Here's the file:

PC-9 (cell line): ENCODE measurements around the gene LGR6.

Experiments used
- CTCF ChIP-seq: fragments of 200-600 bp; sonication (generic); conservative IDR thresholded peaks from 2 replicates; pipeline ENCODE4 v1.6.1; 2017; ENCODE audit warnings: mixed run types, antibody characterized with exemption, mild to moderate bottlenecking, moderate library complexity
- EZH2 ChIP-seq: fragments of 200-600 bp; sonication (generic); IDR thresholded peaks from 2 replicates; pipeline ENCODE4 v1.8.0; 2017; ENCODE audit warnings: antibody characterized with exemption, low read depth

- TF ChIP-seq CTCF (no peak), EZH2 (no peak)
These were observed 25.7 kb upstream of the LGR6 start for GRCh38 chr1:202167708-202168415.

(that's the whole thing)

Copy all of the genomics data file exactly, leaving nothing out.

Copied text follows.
PC-9 (cell line): ENCODE measurements around the gene LGR6.

Experiments used
- CTCF ChIP-seq: fragments of 200-600 bp; sonication (generic); conservative IDR thresholded peaks from 2 replicates; pipeline ENCODE4 v1.6.1; 2017; ENCODE audit warnings: mixed run types, antibody characterized with exemption, mild to moderate bottlenecking, moderate library complexity
- EZH2 ChIP-seq: fragments of 200-600 bp; sonication (generic); IDR thresholded peaks from 2 replicates; pipeline ENCODE4 v1.8.0; 2017; ENCODE audit warnings: antibody characterized with exemption, low read depth

- TF ChIP-seq CTCF (no peak), EZH2 (no peak)
These were observed 25.7 kb upstream of the LGR6 start for GRCh38 chr1:202167708-202168415.